Q. You wrote about “Scott & Bailey,” the British crime show that ran from 2011 to 2016. A little late, don’t you think?
A. Nowhere is it written that I can or should only write about current or recent series. Yes, I generally focus more on the new stuff, to stay up to date with thematic developments and to keep readers apprised of what’s fresh — especially these days, when there is so very much out there. But I also enjoy discovering older series. And readers do, too, judging from what I hear from them. I mean, some of the most watched shows these days, such as “The Office,” are old, making the viewing public, as you might put it, “a little late.” Aside from Apple TV+, one very important selling point for the bulk of streaming services, beyond their original series, is the scope of their libraries. There’s a reason that HBO Max paid $450 million for the rights to stream “Friends” for five years.
Television has improved a lot during the past two decades, adding up to a packed archive of shows well worth catching up on. Why not watch “The Sopranos,” if you haven’t, or “Breaking Bad,” both modern classics? It’s never a bad time to see “Six Feet Under,” or even “The Twilight Zone.” In the old days, shows evaporated after they aired once or twice; you missed something, and that was that. Now technology saves them for us, to suit our schedules. They’re just waiting for us, like a book, to find time for them. And I don’t know anyone, including other TV critics, who is so consistently up to date with the better shows that they have nothing old on their “still to watch” list. Most of the “Wire” fanatics out there came to the series well after its low-rated HBO run.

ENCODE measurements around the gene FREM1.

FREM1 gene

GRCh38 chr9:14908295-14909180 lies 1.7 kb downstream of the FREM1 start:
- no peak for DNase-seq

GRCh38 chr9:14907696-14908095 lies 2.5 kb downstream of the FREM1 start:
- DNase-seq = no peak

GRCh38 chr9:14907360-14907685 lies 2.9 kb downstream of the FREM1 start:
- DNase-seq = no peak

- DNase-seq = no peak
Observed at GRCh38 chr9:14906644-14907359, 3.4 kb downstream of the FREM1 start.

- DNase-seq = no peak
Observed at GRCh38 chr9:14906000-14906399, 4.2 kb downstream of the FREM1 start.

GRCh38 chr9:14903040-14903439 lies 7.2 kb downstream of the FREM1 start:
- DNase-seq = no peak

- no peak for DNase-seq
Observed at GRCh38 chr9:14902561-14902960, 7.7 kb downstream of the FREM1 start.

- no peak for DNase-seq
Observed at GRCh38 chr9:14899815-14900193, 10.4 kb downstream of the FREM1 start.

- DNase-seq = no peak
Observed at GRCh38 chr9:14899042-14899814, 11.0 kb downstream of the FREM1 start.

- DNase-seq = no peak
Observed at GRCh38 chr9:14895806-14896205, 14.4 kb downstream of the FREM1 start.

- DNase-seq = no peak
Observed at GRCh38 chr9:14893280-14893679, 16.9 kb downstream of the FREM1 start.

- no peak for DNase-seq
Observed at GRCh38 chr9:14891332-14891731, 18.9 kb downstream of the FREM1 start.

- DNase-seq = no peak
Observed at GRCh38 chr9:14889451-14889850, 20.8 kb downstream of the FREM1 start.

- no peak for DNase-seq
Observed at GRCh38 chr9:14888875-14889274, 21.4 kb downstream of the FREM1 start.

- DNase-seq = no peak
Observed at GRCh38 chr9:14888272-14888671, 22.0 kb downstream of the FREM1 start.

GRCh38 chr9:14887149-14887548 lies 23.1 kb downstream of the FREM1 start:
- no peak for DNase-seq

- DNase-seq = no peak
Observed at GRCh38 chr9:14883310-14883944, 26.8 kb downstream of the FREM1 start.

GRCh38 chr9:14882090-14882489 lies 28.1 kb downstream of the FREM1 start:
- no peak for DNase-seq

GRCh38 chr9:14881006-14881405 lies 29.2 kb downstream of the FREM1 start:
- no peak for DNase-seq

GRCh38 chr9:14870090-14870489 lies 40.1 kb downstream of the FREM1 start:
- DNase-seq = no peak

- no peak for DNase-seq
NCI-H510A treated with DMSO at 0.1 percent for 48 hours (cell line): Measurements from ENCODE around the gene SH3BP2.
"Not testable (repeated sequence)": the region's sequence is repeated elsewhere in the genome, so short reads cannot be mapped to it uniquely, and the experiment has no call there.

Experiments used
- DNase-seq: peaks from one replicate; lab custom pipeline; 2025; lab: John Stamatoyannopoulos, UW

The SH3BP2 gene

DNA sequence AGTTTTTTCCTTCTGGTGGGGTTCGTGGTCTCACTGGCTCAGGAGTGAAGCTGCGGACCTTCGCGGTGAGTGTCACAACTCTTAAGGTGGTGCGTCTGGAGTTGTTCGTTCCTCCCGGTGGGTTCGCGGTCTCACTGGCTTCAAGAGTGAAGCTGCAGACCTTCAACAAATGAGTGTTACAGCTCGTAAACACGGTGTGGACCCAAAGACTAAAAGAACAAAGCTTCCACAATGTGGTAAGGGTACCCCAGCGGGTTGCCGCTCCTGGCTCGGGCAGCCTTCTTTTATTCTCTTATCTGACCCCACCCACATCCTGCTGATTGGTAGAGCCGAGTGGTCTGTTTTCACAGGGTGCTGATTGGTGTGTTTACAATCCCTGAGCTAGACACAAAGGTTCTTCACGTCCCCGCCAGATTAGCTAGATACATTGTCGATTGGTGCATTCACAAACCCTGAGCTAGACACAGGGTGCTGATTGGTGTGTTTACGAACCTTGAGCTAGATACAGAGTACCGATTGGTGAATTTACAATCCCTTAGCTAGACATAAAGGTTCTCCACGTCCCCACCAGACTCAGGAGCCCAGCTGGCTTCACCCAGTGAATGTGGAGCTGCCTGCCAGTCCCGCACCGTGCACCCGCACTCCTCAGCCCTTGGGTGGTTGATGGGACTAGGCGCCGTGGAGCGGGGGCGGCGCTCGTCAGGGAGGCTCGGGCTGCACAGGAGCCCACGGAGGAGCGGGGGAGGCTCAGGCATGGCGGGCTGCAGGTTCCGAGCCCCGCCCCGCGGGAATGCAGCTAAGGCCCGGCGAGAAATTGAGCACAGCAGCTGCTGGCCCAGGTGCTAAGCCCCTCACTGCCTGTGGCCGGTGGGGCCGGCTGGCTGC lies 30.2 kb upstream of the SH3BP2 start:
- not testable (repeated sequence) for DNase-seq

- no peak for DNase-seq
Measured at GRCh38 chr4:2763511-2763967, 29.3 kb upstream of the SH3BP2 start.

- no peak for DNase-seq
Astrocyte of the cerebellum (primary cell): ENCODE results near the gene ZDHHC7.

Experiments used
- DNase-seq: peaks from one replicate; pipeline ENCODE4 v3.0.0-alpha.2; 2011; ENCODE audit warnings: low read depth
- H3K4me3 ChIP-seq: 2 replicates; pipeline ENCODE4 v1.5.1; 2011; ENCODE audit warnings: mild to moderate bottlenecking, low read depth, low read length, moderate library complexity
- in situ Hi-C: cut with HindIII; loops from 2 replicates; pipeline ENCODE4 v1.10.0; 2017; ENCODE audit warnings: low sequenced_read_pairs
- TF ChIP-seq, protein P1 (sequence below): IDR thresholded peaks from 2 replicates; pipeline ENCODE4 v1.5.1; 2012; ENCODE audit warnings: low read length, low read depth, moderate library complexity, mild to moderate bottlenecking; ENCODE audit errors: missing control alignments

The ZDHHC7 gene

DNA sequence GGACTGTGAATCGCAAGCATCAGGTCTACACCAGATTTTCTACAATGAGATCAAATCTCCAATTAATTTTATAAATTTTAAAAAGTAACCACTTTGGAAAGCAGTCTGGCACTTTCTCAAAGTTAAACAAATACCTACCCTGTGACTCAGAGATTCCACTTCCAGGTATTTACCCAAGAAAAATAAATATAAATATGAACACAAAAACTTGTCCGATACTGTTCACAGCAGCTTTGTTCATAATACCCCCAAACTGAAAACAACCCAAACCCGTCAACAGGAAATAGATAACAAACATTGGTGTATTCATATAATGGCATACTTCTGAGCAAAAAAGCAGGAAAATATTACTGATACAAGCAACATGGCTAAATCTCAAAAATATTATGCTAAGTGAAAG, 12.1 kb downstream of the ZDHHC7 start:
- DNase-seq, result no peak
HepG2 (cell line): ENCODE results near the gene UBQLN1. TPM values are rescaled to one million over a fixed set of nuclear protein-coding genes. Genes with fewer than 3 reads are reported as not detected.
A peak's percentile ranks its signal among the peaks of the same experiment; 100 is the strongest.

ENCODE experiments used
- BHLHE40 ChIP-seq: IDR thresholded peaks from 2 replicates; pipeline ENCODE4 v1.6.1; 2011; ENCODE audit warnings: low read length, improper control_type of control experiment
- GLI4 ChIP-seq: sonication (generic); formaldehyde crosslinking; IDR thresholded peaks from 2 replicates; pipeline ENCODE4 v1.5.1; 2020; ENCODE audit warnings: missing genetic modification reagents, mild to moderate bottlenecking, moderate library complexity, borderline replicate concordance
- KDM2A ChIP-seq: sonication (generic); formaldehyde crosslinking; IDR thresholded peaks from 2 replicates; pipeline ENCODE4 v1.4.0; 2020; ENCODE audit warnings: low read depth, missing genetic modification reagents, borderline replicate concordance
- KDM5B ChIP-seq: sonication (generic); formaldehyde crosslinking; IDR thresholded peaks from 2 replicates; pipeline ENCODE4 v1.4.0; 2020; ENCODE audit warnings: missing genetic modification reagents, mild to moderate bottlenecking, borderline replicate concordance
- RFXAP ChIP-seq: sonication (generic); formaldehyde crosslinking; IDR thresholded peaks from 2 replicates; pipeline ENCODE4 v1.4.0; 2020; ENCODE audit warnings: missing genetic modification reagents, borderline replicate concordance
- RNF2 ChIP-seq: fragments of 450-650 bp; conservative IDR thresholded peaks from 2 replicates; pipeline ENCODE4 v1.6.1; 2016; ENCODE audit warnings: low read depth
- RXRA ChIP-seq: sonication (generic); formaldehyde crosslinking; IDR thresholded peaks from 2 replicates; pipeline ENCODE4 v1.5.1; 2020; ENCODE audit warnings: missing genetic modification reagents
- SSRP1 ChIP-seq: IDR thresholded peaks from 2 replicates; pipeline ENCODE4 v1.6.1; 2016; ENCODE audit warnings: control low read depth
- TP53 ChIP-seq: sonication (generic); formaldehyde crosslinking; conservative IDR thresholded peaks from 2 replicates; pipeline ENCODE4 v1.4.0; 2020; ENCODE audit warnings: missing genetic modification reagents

So I occasionally recommend a TV show from the past (I’m still telling people to read Anthony Trollope, too). Sometimes it’s a show like “Scott & Bailey” that I’ve just discovered, because I enjoyed one of the leads in something else, or because readers have steered me toward it (as was the case with “Shtisel”). Other times, it’s a show that I’m revisiting, such as “Seinfeld” — and truly, readers always respond when I write about “Seinfeld.” Now that the lockdown has driven even TV skeptics deep into the coffers of Netflix, Hulu, Amazon, and the rest, readers seem to appreciate every single recommended title that comes their way, old or new. Television is no longer the home of vanishing entertainment that will die out with a generation; there’s an Internet for that.